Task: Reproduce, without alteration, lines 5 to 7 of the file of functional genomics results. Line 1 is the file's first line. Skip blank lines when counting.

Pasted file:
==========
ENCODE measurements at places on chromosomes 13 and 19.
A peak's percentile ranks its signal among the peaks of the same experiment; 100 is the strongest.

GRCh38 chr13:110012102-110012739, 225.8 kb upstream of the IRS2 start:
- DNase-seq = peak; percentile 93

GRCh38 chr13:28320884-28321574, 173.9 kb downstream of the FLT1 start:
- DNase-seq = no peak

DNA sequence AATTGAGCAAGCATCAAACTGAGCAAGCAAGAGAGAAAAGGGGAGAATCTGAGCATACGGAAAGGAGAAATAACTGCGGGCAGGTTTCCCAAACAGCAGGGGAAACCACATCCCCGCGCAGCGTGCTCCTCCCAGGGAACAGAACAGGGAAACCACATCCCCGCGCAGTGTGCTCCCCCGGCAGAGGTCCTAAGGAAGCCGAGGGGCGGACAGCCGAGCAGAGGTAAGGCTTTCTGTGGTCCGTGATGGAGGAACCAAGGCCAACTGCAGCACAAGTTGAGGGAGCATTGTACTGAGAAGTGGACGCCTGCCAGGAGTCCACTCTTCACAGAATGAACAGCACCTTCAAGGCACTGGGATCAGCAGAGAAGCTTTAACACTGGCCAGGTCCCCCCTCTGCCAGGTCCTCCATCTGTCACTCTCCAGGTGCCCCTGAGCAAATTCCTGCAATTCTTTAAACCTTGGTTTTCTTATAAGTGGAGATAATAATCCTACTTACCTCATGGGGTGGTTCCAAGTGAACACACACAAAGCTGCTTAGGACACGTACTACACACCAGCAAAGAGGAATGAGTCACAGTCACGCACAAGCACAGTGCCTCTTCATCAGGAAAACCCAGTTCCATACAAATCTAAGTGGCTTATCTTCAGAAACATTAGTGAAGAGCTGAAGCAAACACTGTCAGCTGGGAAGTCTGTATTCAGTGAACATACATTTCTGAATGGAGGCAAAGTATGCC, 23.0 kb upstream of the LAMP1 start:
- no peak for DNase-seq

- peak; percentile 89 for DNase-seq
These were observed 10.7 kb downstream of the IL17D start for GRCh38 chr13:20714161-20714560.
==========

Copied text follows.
GRCh38 chr13:28320884-28321574, 173.9 kb downstream of the FLT1 start:
- DNase-seq = no peak

DNA sequence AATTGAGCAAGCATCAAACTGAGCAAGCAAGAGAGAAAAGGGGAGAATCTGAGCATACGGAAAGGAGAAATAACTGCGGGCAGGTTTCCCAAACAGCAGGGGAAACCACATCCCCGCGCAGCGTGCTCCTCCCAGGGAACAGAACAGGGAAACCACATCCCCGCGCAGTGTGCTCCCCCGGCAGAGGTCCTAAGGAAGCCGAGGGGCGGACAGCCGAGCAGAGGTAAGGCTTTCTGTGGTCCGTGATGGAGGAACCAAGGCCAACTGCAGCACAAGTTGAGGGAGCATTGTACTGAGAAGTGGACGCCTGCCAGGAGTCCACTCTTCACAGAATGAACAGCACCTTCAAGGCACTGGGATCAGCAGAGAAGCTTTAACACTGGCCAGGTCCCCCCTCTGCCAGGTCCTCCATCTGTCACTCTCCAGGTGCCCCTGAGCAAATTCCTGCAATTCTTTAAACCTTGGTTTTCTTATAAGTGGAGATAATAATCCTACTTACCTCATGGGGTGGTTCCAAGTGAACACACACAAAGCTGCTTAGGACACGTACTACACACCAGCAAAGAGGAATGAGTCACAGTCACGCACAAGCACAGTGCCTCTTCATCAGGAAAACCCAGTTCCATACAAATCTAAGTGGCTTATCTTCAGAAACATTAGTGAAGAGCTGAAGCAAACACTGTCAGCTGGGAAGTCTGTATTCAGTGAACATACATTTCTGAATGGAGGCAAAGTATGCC, 23.0 kb upstream of the LAMP1 start: